, and one of my favorite parts of the tournament is seeing all the different baseball cultures. Latin American players play with a ton of energy and passion. In Asia the fans chant and sing songs for each player. It’s great.
In the United States? Well, baseball is kind of uptight here. Play the game the right way, act like you’ve been there before, don’t show up your opponent. That sort of thing. Every year, without fail, we see players get into arguments or outright brawls because of a perceived slight. A bat flip, a fist pump, whatever.
Ian Kinsler made some headlines Wednesday afternoon when he for playing with so much emotion, though and said everyone should be celebrated. In a Facebook video produced by Mitú, Yoenis Cespedes says he believes “baseball would grow” by adopting some more Latin culture, meaning shows of emotion. Here’s the video:
“Baseball players in the U.S. need to understand that we are not doing this out of disrespect. It’s just how we play,” said Cespedes. “... Baseball in the U.S. is the best baseball in the world. We Latinos play baseball because it’s a passion. That is the difference to why we play baseball with more love. In my country, Cuba, the game is played with music. If in the U.S., we would introduce more of the Latin culture, I think that baseball would grow.”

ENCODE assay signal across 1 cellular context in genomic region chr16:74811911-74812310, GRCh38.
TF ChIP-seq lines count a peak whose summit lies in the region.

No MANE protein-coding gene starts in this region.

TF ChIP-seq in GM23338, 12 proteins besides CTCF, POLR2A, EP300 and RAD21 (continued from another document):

Baseball, moreso than any other major U.S. sport, is steeped in tradition. There are passionate fans who are very protective of the old school game, which is why there’s so much opposition to implementing the designated hitter in the National League even though it would unquestionably bring more offense to the game. The history of the game is part of what makes it so great, and hopefully baseball never loses that.
At the same time, baseball is a game and it should be fun. This is the entertainment business, after all. Bat flips are fun and I am pro-fun. Don’t want a guy to flip his bat? Then don’t give up a homer. Pump your fist when you strike him out instead. A little more flair never hurt anyone.
I do agree with Cespedes. I think baseball would attract young fans with a more emotional style of play, and MLB is desperately trying to cultivate a younger fan base. I also think there’s little chance of this happening anytime soon. The players police themselves, and game still predominantly features U.S. born players.